Rather than have each package modify these init files, which could get messy, I decided to have one package install itself into this startup process, and have this package provide a flexible way to install other hooks.

This package is called shell-hooks (https://github.com/elegantchaos/shell-hooks), and is installed by default when you install XPkg itself.

It hooks itself into the startup process for Bash, Zsh, and Fish. At startup, it scans ~/.config/shell-hooks/ and runs any files that it finds there. It actually uses subdirectories and pattern matching to choose exactly which files to run, depending on what platform you're on, and whether this is an interative or non-interactive session.

The standard installer support package XpkgPackage knows about shell-hooks, and provides support for installing symbolic links into its directories. This makes it really simple for Xpkg packages to insert themselves into the shell startup process.

Existing Packages

I'm slowly converting over my tangle of old scripts and links to packages, and have a bunch that I've made, supporting things like:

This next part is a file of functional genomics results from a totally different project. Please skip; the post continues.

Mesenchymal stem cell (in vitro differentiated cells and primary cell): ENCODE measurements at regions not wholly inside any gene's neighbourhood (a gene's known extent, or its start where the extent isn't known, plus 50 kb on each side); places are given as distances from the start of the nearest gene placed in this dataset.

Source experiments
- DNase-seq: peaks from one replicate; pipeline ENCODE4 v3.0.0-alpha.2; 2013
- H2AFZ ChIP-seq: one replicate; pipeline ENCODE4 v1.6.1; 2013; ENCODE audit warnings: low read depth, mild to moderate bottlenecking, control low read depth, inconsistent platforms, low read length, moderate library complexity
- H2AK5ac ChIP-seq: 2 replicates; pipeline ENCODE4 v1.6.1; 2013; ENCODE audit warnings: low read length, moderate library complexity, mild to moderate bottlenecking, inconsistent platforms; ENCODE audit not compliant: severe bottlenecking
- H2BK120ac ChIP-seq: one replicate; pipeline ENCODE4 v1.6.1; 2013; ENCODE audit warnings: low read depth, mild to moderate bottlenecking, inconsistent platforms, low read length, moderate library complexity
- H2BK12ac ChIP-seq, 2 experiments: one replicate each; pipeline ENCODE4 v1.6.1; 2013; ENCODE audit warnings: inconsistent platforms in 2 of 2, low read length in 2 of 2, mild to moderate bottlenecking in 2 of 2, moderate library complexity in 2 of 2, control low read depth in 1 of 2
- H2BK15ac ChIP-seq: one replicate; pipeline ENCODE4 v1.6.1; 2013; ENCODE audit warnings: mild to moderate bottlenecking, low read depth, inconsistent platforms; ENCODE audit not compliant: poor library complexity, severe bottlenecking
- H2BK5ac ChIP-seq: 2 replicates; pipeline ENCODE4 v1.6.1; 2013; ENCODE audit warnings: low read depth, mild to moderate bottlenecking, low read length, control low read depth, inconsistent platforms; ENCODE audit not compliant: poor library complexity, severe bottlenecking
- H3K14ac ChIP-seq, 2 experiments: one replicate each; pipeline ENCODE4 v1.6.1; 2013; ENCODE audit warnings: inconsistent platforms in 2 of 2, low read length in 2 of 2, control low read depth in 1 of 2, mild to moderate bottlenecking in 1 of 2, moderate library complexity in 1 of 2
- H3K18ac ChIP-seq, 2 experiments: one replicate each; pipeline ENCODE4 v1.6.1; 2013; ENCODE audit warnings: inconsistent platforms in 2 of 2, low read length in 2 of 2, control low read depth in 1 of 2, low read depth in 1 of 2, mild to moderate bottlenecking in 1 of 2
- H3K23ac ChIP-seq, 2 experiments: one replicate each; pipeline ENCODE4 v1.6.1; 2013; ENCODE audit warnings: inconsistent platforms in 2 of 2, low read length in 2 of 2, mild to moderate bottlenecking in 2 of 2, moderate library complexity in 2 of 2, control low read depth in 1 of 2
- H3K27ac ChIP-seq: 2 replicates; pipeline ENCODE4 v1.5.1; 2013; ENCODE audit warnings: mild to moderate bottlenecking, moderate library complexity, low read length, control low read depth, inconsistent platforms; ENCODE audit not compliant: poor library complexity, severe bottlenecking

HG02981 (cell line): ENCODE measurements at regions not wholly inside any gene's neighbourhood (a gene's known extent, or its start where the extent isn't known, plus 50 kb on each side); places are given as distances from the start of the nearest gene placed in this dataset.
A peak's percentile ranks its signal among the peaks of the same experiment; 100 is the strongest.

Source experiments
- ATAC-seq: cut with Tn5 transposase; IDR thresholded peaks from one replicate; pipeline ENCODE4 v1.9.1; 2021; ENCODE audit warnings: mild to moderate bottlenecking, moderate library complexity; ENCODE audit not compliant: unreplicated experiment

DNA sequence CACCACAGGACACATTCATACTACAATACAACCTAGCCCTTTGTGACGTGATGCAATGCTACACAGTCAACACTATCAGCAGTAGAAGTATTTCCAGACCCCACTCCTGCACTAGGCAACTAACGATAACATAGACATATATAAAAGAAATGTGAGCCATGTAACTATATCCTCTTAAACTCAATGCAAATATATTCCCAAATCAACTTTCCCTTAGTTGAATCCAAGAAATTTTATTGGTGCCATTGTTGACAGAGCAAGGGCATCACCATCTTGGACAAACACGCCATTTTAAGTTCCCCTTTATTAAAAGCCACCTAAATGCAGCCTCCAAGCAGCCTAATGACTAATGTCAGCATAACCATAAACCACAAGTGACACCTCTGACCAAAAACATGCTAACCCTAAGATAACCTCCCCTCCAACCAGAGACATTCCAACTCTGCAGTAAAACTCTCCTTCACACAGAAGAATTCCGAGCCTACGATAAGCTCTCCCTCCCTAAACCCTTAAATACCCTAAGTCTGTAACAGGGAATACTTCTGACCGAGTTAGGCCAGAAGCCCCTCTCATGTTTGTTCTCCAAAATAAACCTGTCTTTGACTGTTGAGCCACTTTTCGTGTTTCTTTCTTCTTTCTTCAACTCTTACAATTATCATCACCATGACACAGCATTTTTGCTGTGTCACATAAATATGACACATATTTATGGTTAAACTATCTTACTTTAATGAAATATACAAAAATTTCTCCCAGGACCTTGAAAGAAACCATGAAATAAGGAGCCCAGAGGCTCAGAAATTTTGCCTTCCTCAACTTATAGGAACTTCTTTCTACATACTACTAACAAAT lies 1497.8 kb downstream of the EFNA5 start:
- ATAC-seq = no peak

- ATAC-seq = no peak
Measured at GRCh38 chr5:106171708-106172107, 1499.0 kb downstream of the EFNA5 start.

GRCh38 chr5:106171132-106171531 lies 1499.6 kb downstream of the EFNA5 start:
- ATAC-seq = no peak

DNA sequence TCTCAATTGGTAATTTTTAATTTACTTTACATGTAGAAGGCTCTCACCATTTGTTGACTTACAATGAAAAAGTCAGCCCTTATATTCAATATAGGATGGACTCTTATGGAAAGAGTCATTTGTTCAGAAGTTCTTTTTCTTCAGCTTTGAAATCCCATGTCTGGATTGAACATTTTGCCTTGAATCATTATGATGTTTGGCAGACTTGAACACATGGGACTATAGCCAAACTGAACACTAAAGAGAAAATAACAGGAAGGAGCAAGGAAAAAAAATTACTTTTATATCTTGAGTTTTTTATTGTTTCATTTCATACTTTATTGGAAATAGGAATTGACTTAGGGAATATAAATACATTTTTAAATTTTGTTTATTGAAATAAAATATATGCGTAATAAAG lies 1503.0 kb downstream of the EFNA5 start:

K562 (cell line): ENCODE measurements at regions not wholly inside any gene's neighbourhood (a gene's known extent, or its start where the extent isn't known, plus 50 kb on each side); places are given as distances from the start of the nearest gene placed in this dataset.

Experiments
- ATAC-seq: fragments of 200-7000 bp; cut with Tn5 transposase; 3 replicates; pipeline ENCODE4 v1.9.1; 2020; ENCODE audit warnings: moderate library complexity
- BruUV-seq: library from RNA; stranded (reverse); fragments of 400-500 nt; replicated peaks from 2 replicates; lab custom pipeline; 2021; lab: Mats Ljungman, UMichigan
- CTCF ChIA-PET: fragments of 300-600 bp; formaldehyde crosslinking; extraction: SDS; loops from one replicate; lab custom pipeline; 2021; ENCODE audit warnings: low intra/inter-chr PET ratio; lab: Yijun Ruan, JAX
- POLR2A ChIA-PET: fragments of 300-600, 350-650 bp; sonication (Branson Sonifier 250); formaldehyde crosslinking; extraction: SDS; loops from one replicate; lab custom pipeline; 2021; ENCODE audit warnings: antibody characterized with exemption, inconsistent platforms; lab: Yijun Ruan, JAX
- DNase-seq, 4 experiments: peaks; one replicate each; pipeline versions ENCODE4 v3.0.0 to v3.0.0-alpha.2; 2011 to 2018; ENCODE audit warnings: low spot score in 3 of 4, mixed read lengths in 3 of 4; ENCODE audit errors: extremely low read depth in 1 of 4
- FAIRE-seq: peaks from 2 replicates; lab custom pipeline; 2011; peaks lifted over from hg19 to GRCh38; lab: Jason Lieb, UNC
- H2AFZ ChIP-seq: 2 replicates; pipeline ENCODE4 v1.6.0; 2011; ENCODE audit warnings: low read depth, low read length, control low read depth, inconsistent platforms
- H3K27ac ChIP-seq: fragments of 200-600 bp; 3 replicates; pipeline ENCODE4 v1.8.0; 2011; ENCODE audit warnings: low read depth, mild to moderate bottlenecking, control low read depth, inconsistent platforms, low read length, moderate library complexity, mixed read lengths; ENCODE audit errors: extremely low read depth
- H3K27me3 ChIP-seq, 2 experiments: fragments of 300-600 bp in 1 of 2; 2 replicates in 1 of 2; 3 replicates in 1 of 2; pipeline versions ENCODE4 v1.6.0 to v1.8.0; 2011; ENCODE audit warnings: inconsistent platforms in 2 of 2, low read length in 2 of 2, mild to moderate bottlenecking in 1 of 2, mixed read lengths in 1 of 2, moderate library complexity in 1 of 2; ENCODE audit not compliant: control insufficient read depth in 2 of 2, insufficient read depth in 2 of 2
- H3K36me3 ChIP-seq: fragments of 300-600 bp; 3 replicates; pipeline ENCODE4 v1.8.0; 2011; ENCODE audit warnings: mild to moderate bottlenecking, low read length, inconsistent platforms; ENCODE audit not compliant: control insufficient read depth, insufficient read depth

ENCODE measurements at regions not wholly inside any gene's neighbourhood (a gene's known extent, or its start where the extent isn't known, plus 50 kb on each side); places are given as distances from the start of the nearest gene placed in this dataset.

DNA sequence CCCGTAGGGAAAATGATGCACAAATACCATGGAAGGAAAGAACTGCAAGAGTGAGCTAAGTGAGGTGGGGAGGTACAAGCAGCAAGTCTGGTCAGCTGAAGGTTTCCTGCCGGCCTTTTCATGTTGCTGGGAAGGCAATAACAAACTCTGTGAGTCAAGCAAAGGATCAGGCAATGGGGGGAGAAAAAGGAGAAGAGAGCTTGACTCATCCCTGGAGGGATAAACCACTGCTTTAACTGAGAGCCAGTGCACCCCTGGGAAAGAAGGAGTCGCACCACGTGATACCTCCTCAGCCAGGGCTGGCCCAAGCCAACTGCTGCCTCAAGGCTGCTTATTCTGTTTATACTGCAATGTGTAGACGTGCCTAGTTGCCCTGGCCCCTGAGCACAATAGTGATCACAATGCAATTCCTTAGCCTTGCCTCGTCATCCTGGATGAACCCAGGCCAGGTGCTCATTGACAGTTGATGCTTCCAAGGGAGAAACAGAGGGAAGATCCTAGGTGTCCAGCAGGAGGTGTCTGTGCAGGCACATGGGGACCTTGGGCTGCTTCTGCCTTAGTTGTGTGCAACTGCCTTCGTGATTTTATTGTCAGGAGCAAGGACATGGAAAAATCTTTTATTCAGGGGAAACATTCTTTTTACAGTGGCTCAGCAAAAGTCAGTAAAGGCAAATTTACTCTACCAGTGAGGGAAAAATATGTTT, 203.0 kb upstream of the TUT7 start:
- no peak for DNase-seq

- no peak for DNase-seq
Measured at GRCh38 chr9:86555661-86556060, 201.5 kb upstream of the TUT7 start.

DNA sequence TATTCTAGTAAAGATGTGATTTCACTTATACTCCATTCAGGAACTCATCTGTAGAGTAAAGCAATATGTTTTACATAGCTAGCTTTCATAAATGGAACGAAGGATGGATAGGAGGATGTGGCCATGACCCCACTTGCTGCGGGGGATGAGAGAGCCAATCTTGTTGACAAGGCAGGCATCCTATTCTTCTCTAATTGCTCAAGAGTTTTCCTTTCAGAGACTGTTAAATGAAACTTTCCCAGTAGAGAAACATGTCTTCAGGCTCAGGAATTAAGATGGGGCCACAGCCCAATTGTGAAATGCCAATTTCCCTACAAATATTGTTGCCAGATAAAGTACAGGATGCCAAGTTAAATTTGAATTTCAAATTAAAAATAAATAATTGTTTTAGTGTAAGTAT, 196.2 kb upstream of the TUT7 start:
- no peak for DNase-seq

• Atom setup
  • Travis helpers
  • Git configs and helpers
  • Terminal setup
  • Xcode templates
  • Coding fonts
  • Homebrew installation
  • Swift helpers
  • Mouse helpers (for Linux)
  • Tabtab support (for Linux)
  • Keyboard support (for Linux)
  • VIM settings
  • Appledoc helpers
  • Conky settings

Many of these are in private repos, because they're basically my settings, but you'll find a few public on github. I will try to open up more over time, I just need to make sure that they don't accidentally contain private tokens or other stuff not-for-general-consumption.

How It Works

XPkg basically creates a local swift package in a hidden directory, and maintains a Package.swift file in there.

When you install a package, XPkg adds it to the Package.swift file, and uses swift update to resolve it and fetch the dependencies.

It then spots any packages that got added as a result of this, and tries to build and run the installer for them.